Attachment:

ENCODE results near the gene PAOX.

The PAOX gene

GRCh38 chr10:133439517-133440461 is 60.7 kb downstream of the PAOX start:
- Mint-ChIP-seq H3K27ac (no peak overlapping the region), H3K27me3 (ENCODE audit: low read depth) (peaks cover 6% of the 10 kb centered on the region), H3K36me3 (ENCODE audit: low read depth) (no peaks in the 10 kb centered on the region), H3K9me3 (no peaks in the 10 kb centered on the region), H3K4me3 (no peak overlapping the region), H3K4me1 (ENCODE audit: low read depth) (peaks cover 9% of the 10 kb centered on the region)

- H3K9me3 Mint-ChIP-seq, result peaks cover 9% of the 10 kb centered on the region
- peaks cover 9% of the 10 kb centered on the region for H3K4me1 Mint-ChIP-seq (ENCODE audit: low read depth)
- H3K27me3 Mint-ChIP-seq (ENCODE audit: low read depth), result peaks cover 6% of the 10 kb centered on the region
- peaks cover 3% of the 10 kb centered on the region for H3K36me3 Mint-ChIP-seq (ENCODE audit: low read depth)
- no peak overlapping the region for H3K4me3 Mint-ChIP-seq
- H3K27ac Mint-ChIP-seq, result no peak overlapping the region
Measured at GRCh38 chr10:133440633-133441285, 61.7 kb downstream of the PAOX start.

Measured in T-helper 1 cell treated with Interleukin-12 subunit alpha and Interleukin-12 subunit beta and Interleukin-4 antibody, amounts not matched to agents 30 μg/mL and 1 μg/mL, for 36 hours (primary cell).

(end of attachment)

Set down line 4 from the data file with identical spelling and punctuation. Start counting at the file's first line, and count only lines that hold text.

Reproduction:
- Mint-ChIP-seq H3K27ac (no peak overlapping the region), H3K27me3 (ENCODE audit: low read depth) (peaks cover 6% of the 10 kb centered on the region), H3K36me3 (ENCODE audit: low read depth) (no peaks in the 10 kb centered on the region), H3K9me3 (no peaks in the 10 kb centered on the region), H3K4me3 (no peak overlapping the region), H3K4me1 (ENCODE audit: low read depth) (peaks cover 9% of the 10 kb centered on the region)